A coalition of institutional investors, non-governmental organisations, church groups and others with combined assets under management of $2trn (€1.57tn) have stepped up their call for big companies to be forced to report on environmental, social and governance (ESG) issues.
The grouping now includes more than 70 members, including the United Nations Principles for Responsible Investment, the Global Reporting Initiative, the Association of Chartered Certified Accountants (ACCA), environmental campaign group the WWF and the UN Conference on Trade and Development (UNCTAD).
They have called on governments at the forthcoming Rio+20 summit to make it mandatory for large listed and unlisted firms to integrate ESG into their annual reports, on a ‘report or explain basis’.
The move would be a “realistic, tangible and meaningful” outcome of the summit, which takes place in Rio de Janeiro in Brazil next month, said the group – which is being coordinated by UK fund management firm Aviva Investors.
“A commitment from UN member states to work on an international agreement requiring companies to integrate sustainability issues in their Annual Report and Accounts, on a report or explain basis, would be arealistic, tangible and meaningful success from Rio+20,” said Aviva Investors’ Interim CEO Paul Abberley in a letter sent to ministers worldwide, from Afghanistan to Vietnam. He is also representative for the Corporate Sustainability Reporting Coalition (CSRC).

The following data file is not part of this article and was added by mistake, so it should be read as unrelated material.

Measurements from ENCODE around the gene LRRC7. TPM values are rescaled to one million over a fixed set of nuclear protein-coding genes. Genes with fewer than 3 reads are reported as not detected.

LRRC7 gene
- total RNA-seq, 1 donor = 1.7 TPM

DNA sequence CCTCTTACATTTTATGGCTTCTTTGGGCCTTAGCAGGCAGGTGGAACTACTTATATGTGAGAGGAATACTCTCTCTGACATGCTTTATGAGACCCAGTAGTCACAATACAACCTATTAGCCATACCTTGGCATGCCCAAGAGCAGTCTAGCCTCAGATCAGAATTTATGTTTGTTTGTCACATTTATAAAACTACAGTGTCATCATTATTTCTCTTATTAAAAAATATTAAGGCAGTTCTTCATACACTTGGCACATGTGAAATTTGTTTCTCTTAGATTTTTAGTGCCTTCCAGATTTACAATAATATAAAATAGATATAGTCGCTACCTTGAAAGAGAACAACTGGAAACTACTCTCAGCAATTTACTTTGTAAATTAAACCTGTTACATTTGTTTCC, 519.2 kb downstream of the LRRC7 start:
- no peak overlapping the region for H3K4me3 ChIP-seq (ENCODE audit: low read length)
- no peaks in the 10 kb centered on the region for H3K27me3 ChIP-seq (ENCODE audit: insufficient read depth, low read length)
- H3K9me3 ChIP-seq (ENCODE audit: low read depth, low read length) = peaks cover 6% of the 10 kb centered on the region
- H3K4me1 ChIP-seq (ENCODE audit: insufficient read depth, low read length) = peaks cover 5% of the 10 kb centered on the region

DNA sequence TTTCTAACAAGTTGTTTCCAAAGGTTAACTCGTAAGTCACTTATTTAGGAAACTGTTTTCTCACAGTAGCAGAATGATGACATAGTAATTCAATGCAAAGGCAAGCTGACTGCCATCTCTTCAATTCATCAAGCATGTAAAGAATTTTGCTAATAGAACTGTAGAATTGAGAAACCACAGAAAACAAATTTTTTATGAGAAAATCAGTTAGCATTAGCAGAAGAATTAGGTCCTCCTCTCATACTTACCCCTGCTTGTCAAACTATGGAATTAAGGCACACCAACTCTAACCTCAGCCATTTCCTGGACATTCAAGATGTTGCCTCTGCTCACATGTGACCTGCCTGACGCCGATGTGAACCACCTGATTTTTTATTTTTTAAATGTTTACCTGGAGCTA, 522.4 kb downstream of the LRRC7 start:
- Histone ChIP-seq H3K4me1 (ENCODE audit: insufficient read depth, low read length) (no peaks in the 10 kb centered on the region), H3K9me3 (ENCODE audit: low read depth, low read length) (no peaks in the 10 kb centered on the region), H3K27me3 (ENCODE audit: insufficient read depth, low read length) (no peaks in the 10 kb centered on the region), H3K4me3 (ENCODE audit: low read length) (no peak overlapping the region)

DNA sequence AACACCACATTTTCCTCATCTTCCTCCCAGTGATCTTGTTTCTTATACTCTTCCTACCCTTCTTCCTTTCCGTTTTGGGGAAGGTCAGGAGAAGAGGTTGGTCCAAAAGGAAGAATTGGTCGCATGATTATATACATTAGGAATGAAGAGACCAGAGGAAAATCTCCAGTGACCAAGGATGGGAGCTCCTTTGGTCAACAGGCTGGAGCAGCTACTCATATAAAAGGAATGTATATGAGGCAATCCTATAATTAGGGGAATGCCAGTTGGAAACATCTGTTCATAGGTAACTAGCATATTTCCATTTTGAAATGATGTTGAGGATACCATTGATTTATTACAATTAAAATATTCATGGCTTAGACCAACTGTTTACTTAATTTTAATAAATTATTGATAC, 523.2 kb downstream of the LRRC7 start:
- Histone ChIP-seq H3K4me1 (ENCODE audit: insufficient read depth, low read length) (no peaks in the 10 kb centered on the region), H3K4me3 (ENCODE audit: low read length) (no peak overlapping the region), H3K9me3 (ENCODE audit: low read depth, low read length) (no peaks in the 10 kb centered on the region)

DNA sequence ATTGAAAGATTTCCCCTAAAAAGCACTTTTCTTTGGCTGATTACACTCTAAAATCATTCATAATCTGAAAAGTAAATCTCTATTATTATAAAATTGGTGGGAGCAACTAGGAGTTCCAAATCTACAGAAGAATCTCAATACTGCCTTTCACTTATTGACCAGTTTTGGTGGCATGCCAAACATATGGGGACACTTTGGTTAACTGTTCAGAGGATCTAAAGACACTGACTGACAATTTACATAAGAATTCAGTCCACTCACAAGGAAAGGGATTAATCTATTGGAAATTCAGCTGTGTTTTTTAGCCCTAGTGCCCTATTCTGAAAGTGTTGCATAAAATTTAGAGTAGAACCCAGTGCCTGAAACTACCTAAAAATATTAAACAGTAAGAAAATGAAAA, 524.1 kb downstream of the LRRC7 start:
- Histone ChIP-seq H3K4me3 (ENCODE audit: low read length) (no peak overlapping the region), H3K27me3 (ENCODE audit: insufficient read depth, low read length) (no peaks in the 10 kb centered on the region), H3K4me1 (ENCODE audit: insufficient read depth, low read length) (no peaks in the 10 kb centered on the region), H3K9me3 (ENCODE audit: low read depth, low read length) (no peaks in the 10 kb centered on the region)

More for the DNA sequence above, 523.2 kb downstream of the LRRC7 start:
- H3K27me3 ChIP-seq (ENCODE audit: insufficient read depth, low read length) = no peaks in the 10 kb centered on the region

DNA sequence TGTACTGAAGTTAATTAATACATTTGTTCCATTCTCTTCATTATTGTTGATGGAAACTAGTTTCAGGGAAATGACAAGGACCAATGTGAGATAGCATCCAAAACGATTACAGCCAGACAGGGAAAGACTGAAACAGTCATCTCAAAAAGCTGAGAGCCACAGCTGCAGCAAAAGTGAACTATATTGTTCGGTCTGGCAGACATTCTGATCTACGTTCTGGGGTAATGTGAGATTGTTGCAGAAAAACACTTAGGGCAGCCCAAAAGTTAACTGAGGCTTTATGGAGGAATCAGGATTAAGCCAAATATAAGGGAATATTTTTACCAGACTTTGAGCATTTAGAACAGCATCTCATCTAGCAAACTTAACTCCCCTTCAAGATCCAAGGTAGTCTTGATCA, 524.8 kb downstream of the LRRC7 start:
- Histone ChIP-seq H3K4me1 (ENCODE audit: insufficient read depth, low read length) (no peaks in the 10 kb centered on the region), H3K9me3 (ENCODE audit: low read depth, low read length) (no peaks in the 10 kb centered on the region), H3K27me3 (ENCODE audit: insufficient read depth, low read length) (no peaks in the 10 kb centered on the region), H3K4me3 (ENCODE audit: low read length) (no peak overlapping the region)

He went on: “If investors continue to receive information that is short-term and thin, then these same characteristics will continue to define our markets.”
He said the “simple step” would create the right kind of discussions within boardrooms, throughout firms and encourage investors to think about sustainability.
UN PRI says governments should take steps
He noted that 75% of companies do not currently report on sustainability issues at all – and that at current rates it will be “decades” before sustainability reporting is common practice globally.
“The PRI believes that governments should take steps to require companies to report publicly on how they have taken account of material sustainability factors or explain why they do not,” said Wolfgang Engshuber, Chair of the Advisory Council of the 1,054-signatory PRI.